Wednesday, February 25, 2009
Calendar Alert: Burlington, Vermont, This Week, Poetry and Nonfiction: Delanty, Schley, Broyard
Poet Major Jackson at the University of Vermont sent us these alerts -- and if you're in or near the Burlington area, you'll get a rich treat. Matter of fact, I think it's worth quite a drive for both Wednesday (today) and Thursday (tomorrow):
The Fleming Museum presents a poetry series hosted by Major Jackson, associate professor, UVM Dept. of English. This reading series highlights established and emergent New England poets whose work represents significant explorations into language, song, and art. Co-sponsored with the English Department and funded in part by the James and Mary Buckham Fund.
WEDNESDAY, FEBRUARY 25
Greg Delanty & Jim Schley
6:00 - 6:25 PM: Music by Christopher Barosky & Friends
6:30 - 7:30: Poetry Readings
Jim Schley is the author of As When, In Season (Marick Press, 2008). He earned a Master of Fine Arts from Warren Wilson College’s MFA Program for Writers and for many years worked as a literary editor and toured extensively with experimental and activist theater companies, including the world-renowned Bread and Puppet Theater, the Swiss ensemble Les Montreurs d’Images, and Flock Dance Troupe. He is former co-editor of New England Review and editor of the anthology Writing in a Nuclear Age and of more than a hundred books on a diversity of subjects. After a sudden change of fortune he became an extreme freelancer and had twenty-four part-time jobs in one year, an experience described in an essay written for Newsweek magazine. His poems and essays have been featured in Ironwood, Crazyhorse, Rivendell, and Orion, on Garrison Keillor’s radio show “The Writer’s Almanac,” in Best American Spiritual Writing, and in a chapbook, One Another (Chapiteau, 1999). An associate member of the journalists’ collective Homelands Productions, from 2006 through 2008 he was executive director of The Frost Place, a museum and poetry center based at Robert Frost’s historic farm in Franconia, New Hampshire. He lives with his wife and their daughter in a house they built themselves on an off-the-grid cooperative in Vermont.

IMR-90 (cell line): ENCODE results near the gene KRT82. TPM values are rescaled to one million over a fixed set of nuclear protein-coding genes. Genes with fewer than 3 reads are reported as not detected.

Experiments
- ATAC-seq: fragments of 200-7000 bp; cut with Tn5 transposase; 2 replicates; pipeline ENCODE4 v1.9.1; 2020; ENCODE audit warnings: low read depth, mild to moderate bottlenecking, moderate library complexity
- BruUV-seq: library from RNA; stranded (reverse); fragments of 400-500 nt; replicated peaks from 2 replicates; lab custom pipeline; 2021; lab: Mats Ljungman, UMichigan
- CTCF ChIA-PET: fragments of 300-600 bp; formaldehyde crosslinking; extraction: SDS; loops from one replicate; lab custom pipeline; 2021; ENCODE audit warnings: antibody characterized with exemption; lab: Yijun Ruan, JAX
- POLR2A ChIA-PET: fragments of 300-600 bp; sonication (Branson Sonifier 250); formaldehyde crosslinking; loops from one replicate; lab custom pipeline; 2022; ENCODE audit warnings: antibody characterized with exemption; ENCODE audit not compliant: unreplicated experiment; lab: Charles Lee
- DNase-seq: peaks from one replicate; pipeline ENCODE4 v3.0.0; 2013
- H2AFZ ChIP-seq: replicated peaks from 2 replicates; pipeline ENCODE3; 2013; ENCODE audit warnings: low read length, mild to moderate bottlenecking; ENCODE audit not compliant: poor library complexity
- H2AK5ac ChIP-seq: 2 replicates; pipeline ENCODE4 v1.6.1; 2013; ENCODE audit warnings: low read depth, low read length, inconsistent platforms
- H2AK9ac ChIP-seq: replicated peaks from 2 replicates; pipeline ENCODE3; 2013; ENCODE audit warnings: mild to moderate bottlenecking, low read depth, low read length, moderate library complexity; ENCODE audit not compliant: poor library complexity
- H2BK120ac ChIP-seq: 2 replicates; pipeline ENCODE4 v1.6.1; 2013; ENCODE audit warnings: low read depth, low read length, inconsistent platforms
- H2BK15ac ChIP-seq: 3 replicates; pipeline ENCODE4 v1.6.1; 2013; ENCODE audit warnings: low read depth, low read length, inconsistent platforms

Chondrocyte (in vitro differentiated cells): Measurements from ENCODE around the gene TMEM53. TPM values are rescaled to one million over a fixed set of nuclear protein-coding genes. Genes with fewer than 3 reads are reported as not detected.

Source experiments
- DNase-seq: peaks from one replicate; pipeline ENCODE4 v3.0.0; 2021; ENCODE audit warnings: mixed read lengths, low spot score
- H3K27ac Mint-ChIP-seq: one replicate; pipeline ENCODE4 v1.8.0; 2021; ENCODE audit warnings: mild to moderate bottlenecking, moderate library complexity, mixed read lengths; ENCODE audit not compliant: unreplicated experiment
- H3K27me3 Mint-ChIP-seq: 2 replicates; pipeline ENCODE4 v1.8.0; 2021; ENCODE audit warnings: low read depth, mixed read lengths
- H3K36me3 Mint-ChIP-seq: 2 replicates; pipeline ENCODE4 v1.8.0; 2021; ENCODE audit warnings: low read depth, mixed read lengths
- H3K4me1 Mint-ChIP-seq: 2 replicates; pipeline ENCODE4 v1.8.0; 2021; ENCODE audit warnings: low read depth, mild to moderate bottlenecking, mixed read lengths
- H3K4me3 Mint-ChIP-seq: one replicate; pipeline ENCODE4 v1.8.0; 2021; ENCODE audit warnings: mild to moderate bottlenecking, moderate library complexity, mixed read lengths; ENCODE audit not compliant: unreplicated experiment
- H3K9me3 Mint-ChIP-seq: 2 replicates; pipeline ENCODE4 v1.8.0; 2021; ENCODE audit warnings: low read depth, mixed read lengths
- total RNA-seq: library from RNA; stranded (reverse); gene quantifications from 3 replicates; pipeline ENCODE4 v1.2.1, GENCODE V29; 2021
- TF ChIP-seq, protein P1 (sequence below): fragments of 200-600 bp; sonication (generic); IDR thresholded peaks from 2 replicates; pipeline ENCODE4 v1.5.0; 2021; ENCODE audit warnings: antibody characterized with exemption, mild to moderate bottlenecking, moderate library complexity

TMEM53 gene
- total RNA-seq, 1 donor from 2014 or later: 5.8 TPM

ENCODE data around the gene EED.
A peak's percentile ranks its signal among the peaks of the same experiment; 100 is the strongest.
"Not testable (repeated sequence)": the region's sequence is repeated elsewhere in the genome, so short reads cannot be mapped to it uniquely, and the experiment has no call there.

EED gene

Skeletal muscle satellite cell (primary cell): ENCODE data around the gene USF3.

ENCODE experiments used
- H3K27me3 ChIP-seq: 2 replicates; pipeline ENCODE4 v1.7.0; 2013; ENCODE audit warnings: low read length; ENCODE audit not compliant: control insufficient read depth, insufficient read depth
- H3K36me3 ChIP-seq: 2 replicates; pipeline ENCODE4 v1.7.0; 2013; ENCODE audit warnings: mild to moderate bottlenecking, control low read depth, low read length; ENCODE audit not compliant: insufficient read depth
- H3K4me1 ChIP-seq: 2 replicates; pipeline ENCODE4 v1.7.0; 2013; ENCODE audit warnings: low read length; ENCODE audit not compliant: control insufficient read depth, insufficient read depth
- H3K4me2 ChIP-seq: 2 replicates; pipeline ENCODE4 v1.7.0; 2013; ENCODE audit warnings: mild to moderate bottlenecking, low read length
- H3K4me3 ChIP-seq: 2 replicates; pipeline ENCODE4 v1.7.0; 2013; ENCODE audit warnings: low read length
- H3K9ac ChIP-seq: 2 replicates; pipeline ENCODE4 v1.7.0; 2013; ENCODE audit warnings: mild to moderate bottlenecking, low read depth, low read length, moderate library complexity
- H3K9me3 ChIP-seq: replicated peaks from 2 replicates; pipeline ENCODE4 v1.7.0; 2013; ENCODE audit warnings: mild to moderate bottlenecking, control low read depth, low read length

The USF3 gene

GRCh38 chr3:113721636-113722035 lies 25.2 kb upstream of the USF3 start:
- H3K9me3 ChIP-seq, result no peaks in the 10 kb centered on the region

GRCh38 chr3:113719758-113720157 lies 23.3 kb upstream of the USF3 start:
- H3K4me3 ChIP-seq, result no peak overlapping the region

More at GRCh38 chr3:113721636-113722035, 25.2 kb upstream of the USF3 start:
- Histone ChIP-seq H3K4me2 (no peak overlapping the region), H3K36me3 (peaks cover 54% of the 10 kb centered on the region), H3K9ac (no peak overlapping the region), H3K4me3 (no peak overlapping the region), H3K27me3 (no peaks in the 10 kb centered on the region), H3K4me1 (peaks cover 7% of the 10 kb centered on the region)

Greg Delanty teaches at St. Michael’s College, Vermont. For a part of the year he lives in Derrynane, County Kerry. His recent books are The Ship of Birth (Carcanet Press 2003), The Blind Stitch (Carcanet) and The Hellbox (Oxford University Press 1998). His Collected Poems 1986-2006 is out from the Oxford Poet’s series of Carcanet Press. He has received many awards, most recently a Guggenheim for poetry. The Guggenheim is to assist him in with his next book of poems The Greek Anthology, Book XVII-- a selection of his owm poem using the template of the sixteen books of The Greek Anthology.
Thursday, February 26, 5:00 pm in Old Mill, John Dewey Lounge
Two months before he died of cancer, renowned literary critic Anatole Broyard called his grown son and daughter to his side, intending to reveal a secret he had kept all their lives and most of his own: he was black. But even as he lay dying, the truth was too difficult for him to share, and it was his wife who told Bliss that her WASPy, privileged Connecticut childhood had come at a price. Ever since his own parents, New Orleans Creoles, had moved to Brooklyn and began to "pass" in order to get work, Anatole had learned to conceal his racial identity. As he grew older and entered the ranks of the New York literary elite, he maintained the façade. Now his daughter Bliss tries to make sense of his choices and the impact of this revelation on her own life. She searches out the family she never knew in New York and New Orleans, and considers the profound consequences of racial identity. With unsparing candor and nuanced insight, Broyard chronicles her evolution from sheltered WASP to a woman of mixed race ancestry.
Bliss Broyard is the author of the collection of stories, My Father, Dancing, which was a New York Times Notable Book of the year. Her fiction and essays have been anthologized in Best American Short Stories, The Pushcart Prize Anthology and The Art of the Essay, and have appeared in Grand Street, Ploughshares, The New York Times, Elle Magazine and elsewhere. She lives in Brooklyn with her husband and daughter.
Posted by Beth Kanell at 9:36 AM